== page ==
OSHA's "final rule" made it mandatory that healthcare facilities assumed responsibility for protecting their employees from exposure to bloodborne pathogens. The law had eight primary components:
- Exposure control plan
- Universal precautions
- Engineering controls
- Work practice controls
- Personal protective equipment
- Hepatitis B prophylaxis
- Training and education
The Exposure Control Plan required a facility to develop a written document detailing specific needs, including exposure determination, a schedule and method of implementation for compliance, and procedures for the evaluation of exposure incidents. The plan must be accessible to all employees and must be reviewed and updated annually.
Universal precautions is an infection control system that assumes that every direct contact with blood and body fluids is potentially infectious. The system is based on the premise that not all patients with bloodborne infections have been diagnosed, and therefore, precautions must be applied universally.
Engineering controls address devices that are used to isolate or remove the bloodborne pathogen hazards from the workplace. These controls include (among other things), sharps disposal containers, needle resheathing devices, needleless vascular access systems, and biohazardous waste containers.
Work practice controls provide procedures and practices to describe methods of performing a task in a way that is designed to reduce the likelihood of exposure. Replacing the practice of recapping needles with two hands with a one-handed technique that is much safer is an example of a work practice control.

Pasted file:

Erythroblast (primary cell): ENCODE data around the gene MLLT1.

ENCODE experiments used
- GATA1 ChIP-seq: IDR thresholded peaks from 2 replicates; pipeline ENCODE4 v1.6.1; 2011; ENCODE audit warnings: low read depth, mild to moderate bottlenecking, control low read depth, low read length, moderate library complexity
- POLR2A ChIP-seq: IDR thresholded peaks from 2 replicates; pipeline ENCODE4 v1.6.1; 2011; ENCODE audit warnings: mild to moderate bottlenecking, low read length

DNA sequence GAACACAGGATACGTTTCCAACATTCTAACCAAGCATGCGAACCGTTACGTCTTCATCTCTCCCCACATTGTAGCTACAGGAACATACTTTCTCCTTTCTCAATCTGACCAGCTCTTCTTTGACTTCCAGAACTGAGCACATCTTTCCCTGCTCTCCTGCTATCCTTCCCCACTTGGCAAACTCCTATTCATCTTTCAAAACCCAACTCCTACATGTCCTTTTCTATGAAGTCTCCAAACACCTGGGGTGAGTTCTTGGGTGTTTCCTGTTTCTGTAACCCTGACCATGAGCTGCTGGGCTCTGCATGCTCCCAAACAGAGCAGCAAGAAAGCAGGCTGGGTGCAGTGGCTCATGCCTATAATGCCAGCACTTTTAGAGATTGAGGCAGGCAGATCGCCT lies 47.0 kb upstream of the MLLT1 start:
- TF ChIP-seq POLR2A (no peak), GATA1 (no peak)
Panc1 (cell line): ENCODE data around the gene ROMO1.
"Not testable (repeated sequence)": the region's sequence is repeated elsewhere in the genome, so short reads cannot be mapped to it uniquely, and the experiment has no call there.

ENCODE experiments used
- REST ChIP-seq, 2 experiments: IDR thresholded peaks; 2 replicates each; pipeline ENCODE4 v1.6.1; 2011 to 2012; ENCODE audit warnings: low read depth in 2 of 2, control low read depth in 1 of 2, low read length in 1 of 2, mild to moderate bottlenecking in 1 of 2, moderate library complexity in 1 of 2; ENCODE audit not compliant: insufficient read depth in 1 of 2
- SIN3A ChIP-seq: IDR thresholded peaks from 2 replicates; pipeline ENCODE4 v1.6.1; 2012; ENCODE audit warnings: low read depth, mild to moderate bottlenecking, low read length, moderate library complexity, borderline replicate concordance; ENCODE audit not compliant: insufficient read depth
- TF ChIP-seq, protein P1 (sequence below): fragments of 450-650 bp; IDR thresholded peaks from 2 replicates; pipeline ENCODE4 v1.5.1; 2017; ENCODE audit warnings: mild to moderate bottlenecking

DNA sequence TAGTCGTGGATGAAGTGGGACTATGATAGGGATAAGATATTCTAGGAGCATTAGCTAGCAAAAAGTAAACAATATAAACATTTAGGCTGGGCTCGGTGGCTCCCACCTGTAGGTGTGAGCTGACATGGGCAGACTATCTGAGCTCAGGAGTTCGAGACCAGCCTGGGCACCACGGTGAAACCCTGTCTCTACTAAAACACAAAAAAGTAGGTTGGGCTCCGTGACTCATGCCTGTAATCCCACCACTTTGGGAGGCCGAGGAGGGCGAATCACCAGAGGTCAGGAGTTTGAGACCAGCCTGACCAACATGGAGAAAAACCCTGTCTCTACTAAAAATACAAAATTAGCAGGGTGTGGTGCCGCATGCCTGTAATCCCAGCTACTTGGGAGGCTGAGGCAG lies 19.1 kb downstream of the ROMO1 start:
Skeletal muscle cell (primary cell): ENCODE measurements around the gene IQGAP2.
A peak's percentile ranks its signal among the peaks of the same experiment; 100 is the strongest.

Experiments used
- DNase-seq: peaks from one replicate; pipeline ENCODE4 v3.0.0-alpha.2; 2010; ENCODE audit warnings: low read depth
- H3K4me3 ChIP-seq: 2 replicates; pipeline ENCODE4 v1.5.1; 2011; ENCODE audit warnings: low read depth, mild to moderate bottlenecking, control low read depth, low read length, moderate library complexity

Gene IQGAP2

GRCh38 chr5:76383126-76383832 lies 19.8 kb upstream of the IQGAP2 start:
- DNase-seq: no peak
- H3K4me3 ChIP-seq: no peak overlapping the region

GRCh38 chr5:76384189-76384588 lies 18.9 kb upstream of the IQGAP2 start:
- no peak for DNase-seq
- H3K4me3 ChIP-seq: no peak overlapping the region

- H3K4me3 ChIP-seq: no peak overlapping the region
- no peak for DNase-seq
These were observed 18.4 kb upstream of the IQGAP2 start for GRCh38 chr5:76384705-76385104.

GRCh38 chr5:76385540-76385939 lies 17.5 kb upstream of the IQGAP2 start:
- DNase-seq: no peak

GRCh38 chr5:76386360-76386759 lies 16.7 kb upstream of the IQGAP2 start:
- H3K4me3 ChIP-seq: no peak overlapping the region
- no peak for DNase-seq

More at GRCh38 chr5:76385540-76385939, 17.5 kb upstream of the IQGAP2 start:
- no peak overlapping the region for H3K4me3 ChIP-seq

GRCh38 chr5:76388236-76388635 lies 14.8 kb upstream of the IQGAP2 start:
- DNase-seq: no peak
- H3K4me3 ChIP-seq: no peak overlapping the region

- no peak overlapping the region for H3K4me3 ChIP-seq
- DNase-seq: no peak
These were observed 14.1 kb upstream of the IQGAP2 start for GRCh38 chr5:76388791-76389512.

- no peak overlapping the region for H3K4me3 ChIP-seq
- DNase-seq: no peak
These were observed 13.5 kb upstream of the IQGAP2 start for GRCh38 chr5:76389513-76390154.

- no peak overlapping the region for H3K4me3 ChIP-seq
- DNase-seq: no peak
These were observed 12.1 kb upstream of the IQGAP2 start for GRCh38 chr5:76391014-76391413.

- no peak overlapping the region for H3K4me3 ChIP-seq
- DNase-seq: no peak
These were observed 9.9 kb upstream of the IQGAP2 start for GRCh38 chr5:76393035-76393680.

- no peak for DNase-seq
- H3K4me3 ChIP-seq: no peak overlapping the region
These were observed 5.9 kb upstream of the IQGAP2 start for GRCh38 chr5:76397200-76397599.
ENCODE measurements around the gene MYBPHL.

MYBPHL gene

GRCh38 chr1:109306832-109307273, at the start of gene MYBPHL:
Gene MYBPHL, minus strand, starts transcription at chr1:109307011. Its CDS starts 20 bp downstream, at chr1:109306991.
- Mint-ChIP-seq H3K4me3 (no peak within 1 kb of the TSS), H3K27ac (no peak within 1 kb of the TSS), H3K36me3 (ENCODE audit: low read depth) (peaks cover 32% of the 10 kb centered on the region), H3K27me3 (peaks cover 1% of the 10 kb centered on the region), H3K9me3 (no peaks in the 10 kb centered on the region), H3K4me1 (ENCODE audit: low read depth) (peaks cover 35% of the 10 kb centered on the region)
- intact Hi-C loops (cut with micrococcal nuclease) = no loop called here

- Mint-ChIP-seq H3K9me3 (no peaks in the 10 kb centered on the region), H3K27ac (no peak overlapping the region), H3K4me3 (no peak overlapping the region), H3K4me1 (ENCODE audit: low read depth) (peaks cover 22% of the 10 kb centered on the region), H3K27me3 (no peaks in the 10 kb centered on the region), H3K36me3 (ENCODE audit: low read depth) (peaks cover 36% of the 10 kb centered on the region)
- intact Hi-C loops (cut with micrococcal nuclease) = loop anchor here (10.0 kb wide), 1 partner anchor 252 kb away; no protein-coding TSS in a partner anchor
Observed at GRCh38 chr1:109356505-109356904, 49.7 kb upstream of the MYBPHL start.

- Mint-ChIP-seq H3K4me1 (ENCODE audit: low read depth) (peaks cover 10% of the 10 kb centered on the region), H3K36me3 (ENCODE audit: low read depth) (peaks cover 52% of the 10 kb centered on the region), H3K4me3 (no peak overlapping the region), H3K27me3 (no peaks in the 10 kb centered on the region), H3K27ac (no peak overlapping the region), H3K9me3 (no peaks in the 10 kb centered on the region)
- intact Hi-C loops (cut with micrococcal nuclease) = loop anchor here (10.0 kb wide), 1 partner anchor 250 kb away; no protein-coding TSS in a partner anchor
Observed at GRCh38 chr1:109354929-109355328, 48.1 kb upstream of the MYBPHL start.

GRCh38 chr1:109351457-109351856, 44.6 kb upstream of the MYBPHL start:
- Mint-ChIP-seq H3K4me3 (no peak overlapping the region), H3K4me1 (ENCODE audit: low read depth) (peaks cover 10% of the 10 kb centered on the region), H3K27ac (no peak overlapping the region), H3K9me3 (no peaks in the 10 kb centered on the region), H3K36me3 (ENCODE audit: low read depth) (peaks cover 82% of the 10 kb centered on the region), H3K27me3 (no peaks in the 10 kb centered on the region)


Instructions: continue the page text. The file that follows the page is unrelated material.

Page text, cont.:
Personal protective equipment (PPE) refers to barrier equipment designed to shield the employee from blood and body fluid contamination. This equipment, that includes gloves, fluid-resistant masks and gowns, splash shields and eye protection, is used whenever there is a risk of exposure to blood or other potentially infectious material. The supply and repair of PPE is the responsibility of the employer. Non-employee healthcare professionals such as physicians and contractors must comply with the facility's Exposure Control Plan and use of PPE. This compliance is to ensure their own safety as well as the safety of the facility's employees and patients.